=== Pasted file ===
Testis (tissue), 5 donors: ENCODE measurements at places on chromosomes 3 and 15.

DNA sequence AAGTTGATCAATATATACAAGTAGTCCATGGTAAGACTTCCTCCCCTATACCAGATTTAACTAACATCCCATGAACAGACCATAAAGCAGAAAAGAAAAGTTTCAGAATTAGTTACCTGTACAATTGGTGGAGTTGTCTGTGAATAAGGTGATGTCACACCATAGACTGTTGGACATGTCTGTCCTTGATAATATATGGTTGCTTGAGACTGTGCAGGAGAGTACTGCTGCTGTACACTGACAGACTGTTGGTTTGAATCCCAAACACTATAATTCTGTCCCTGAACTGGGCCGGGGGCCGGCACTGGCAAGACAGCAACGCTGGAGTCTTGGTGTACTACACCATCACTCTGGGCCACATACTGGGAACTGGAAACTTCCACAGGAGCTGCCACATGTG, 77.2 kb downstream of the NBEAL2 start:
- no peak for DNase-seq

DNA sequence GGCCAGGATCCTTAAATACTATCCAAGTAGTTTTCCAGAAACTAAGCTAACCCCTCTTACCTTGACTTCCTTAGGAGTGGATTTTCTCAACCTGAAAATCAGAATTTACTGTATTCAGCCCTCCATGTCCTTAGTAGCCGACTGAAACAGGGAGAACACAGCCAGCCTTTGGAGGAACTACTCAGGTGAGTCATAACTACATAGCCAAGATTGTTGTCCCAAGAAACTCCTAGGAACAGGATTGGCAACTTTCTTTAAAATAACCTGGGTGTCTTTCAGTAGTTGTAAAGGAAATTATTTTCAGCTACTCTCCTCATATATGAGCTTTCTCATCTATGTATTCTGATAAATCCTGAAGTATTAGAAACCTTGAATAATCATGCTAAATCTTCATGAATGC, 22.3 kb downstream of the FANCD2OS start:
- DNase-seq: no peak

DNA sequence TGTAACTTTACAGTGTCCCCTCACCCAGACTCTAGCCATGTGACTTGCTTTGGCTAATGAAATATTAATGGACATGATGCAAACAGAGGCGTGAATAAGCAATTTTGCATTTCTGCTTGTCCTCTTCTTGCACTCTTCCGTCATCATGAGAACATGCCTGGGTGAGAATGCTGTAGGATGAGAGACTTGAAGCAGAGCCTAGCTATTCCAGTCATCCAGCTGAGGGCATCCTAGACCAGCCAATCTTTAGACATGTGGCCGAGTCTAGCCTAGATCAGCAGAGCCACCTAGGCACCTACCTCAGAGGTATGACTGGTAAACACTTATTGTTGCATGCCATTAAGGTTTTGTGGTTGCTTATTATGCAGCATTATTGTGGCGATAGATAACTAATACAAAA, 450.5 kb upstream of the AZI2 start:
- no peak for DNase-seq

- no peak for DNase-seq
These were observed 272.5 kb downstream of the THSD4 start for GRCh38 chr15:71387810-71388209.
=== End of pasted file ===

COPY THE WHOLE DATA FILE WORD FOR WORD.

Testis (tissue), 5 donors: ENCODE measurements at places on chromosomes 3 and 15.

DNA sequence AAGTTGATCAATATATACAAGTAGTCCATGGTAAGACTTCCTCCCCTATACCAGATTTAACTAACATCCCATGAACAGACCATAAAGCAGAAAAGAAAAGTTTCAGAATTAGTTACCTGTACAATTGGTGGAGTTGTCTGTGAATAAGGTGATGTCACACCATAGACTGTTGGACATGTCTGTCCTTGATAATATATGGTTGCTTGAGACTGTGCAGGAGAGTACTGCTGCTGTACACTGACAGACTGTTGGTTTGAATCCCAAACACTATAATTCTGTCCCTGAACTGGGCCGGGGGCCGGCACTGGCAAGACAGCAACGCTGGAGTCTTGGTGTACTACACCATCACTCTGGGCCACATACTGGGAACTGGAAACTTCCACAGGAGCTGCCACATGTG, 77.2 kb downstream of the NBEAL2 start:
- no peak for DNase-seq

DNA sequence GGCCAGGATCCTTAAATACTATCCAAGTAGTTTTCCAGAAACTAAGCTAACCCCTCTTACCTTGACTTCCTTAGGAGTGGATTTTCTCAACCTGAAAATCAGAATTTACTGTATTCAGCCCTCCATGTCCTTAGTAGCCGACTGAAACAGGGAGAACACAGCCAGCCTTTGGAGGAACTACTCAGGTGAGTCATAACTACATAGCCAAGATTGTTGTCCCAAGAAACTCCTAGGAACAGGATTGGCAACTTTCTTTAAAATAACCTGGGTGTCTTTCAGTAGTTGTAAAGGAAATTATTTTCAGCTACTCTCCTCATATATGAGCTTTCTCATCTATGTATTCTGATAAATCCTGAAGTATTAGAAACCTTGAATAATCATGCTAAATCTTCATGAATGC, 22.3 kb downstream of the FANCD2OS start:
- DNase-seq: no peak

DNA sequence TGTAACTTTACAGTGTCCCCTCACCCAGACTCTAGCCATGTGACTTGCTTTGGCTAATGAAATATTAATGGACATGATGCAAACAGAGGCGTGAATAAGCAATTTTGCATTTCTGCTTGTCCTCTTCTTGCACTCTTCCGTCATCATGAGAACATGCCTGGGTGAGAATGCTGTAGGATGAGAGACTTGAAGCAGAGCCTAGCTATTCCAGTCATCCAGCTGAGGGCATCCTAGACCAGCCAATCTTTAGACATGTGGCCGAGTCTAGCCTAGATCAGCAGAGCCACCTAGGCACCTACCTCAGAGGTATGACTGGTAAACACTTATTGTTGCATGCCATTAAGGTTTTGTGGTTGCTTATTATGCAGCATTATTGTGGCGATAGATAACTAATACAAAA, 450.5 kb upstream of the AZI2 start:
- no peak for DNase-seq

- no peak for DNase-seq
These were observed 272.5 kb downstream of the THSD4 start for GRCh38 chr15:71387810-71388209.